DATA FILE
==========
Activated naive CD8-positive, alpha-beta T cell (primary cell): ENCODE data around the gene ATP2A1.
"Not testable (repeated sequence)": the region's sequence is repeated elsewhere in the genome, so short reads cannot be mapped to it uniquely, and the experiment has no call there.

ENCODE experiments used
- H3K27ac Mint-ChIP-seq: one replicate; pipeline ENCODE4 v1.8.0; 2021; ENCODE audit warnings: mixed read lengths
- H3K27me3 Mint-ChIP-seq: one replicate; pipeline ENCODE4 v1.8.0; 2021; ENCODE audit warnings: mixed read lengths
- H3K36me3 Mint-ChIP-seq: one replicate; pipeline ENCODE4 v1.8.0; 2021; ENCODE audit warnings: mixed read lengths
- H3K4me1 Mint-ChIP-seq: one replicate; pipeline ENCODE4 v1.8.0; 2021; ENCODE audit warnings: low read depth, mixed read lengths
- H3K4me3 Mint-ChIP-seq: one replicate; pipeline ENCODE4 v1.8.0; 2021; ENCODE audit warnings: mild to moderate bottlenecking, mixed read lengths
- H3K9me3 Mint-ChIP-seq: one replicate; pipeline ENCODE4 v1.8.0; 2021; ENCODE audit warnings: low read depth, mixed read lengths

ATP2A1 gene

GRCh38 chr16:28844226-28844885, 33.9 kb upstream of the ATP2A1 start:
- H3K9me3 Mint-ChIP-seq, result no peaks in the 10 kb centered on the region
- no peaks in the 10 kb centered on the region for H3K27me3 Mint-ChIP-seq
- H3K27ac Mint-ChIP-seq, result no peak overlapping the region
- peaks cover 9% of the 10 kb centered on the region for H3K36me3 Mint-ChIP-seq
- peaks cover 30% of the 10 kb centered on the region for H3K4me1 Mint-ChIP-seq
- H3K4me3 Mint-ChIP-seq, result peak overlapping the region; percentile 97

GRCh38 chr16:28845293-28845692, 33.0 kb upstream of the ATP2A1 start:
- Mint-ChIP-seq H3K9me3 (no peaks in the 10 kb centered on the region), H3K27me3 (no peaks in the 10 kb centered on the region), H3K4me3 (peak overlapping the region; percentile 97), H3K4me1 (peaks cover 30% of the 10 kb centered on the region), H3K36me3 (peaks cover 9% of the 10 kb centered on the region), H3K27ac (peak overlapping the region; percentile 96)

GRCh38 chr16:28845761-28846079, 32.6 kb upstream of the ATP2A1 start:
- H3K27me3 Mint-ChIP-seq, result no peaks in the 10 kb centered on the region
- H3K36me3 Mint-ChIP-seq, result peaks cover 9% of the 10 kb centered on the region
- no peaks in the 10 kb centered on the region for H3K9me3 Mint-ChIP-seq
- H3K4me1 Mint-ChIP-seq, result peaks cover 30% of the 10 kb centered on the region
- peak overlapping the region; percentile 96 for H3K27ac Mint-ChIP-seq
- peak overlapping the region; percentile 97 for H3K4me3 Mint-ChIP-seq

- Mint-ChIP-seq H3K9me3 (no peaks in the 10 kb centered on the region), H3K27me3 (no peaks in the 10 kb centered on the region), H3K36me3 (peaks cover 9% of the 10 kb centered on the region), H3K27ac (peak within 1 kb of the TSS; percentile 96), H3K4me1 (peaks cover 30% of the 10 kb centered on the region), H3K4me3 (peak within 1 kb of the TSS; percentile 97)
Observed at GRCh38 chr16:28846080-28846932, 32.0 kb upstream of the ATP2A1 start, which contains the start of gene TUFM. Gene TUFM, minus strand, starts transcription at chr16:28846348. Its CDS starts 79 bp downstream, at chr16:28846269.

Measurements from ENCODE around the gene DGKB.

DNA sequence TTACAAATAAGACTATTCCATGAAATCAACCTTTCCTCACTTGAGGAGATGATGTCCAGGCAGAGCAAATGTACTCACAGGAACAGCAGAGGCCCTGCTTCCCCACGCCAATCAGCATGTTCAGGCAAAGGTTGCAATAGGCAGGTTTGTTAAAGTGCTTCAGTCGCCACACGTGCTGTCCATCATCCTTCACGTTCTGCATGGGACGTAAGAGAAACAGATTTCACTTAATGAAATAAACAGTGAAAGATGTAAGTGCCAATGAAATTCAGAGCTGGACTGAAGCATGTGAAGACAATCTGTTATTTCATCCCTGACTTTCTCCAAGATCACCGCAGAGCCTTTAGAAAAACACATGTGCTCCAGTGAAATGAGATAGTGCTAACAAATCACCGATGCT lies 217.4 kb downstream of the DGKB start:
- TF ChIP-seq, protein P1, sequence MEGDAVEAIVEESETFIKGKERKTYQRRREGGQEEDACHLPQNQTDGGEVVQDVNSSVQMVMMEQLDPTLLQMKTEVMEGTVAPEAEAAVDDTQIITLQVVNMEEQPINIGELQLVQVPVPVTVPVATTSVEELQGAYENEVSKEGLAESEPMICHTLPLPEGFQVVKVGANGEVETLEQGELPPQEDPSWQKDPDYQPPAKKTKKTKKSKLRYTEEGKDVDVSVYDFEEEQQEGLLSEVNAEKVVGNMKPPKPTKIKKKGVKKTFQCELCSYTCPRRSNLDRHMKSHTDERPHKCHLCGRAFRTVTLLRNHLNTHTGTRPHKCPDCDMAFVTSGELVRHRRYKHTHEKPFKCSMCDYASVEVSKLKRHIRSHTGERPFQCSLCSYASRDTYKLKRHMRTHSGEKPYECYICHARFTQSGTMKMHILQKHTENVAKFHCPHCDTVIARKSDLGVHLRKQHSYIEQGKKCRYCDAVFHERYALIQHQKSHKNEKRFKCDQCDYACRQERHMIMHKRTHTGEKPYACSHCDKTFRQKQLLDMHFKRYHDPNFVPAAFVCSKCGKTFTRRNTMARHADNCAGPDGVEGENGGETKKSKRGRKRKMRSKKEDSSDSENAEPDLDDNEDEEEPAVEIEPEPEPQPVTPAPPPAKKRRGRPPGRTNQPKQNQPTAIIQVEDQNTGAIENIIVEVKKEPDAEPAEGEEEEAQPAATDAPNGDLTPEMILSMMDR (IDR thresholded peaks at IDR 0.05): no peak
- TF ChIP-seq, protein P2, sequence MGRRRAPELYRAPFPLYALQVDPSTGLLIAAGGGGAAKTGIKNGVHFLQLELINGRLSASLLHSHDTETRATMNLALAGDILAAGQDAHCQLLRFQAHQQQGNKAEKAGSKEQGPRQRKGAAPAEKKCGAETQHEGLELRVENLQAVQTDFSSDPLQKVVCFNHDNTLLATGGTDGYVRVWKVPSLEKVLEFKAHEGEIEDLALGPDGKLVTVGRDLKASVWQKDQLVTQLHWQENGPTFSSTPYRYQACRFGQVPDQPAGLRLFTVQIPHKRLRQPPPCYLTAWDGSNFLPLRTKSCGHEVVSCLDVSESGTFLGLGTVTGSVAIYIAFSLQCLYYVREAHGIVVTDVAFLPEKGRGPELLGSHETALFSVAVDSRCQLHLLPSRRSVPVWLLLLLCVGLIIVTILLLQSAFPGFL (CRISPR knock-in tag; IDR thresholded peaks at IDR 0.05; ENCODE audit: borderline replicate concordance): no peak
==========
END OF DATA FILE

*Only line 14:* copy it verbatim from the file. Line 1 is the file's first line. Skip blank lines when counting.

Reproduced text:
- H3K27ac Mint-ChIP-seq, result no peak overlapping the region